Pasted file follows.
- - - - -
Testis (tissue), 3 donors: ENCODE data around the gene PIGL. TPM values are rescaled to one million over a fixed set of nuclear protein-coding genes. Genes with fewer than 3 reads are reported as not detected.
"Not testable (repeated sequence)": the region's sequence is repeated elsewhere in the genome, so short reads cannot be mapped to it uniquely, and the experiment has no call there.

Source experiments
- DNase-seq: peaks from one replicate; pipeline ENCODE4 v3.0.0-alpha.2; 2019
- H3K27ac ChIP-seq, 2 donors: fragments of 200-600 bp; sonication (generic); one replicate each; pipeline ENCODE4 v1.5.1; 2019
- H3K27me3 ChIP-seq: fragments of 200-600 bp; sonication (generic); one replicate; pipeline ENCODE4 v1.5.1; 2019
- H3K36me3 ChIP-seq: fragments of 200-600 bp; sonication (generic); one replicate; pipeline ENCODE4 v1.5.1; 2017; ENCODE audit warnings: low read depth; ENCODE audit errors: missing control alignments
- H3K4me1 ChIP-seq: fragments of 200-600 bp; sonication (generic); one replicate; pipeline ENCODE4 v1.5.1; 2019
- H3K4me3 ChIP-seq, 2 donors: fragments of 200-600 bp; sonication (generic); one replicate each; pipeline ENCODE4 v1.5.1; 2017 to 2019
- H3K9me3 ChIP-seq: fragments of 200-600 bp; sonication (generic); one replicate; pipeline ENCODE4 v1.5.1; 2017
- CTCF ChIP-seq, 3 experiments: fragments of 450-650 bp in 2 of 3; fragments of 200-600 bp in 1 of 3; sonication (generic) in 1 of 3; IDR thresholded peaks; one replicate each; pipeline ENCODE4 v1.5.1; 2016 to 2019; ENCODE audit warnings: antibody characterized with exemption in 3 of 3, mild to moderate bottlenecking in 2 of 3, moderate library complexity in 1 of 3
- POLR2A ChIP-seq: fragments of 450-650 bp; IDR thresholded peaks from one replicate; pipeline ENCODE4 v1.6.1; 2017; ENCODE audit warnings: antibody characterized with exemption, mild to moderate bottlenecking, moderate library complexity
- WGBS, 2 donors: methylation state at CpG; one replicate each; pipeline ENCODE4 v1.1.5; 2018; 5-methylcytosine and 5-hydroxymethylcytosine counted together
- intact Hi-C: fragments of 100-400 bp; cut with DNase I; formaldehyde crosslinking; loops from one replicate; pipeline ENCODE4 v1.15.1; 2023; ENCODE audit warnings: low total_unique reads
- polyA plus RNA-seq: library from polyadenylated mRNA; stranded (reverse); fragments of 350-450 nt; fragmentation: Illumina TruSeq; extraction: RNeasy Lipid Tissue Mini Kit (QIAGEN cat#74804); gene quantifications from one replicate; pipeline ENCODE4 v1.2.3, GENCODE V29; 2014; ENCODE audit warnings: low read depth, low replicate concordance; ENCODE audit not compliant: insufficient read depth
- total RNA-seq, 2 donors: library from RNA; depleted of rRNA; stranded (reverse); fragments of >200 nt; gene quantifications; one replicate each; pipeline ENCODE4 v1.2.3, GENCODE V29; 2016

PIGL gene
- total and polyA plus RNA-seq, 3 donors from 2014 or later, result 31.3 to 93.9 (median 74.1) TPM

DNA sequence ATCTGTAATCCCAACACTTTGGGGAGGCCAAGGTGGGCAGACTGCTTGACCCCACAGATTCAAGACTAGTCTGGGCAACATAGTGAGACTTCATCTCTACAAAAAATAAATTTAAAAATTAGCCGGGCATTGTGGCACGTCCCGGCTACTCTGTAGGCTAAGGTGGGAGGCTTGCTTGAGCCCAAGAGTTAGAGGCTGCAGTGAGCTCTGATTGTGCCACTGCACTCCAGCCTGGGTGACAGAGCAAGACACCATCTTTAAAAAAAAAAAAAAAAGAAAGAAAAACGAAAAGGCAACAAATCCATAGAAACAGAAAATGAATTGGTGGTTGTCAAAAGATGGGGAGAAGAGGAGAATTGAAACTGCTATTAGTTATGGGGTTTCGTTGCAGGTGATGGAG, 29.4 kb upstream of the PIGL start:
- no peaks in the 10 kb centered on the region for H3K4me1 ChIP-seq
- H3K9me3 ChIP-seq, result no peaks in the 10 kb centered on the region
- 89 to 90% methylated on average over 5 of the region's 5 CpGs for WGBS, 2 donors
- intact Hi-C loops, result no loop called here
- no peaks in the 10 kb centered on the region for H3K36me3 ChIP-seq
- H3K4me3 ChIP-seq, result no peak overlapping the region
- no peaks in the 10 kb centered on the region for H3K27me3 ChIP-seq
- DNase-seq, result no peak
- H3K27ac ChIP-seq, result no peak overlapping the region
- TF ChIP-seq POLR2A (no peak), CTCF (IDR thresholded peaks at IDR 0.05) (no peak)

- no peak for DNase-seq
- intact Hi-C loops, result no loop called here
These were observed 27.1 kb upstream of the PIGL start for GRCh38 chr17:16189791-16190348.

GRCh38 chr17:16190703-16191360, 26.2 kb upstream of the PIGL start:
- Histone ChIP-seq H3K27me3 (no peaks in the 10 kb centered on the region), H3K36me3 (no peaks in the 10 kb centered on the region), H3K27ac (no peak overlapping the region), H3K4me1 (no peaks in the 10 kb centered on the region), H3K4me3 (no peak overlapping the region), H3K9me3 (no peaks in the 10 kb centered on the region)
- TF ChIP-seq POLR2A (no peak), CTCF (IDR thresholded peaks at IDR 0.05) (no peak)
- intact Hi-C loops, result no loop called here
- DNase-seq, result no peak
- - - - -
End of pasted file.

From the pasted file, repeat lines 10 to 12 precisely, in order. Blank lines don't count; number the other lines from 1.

- H3K9me3 ChIP-seq: fragments of 200-600 bp; sonication (generic); one replicate; pipeline ENCODE4 v1.5.1; 2017
- CTCF ChIP-seq, 3 experiments: fragments of 450-650 bp in 2 of 3; fragments of 200-600 bp in 1 of 3; sonication (generic) in 1 of 3; IDR thresholded peaks; one replicate each; pipeline ENCODE4 v1.5.1; 2016 to 2019; ENCODE audit warnings: antibody characterized with exemption in 3 of 3, mild to moderate bottlenecking in 2 of 3, moderate library complexity in 1 of 3
- POLR2A ChIP-seq: fragments of 450-650 bp; IDR thresholded peaks from one replicate; pipeline ENCODE4 v1.6.1; 2017; ENCODE audit warnings: antibody characterized with exemption, mild to moderate bottlenecking, moderate library complexity